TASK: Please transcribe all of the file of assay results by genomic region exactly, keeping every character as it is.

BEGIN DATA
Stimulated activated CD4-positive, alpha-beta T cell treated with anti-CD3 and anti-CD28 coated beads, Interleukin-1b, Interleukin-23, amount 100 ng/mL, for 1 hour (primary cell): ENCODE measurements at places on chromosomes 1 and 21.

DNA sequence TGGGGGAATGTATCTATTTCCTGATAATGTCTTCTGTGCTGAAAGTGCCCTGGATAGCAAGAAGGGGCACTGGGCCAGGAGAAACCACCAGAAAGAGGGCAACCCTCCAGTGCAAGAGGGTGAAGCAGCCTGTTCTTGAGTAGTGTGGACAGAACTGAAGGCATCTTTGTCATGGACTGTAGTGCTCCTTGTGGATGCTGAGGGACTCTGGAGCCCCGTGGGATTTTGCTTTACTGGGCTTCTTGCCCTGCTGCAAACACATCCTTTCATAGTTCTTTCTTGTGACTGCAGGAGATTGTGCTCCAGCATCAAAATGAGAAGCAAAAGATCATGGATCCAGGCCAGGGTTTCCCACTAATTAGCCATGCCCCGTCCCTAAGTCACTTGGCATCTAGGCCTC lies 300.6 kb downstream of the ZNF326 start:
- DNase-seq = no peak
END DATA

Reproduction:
Stimulated activated CD4-positive, alpha-beta T cell treated with anti-CD3 and anti-CD28 coated beads, Interleukin-1b, Interleukin-23, amount 100 ng/mL, for 1 hour (primary cell): ENCODE measurements at places on chromosomes 1 and 21.

DNA sequence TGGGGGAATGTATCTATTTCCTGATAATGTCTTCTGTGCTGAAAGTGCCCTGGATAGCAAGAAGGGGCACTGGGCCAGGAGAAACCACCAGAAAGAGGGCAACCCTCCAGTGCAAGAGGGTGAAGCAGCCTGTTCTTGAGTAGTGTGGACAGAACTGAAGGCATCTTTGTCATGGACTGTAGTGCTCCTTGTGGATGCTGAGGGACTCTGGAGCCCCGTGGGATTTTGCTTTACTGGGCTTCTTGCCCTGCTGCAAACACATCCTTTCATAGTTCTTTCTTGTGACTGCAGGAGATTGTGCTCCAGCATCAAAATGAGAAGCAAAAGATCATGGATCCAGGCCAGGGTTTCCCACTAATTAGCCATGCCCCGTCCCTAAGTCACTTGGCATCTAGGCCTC lies 300.6 kb downstream of the ZNF326 start:
- DNase-seq = no peak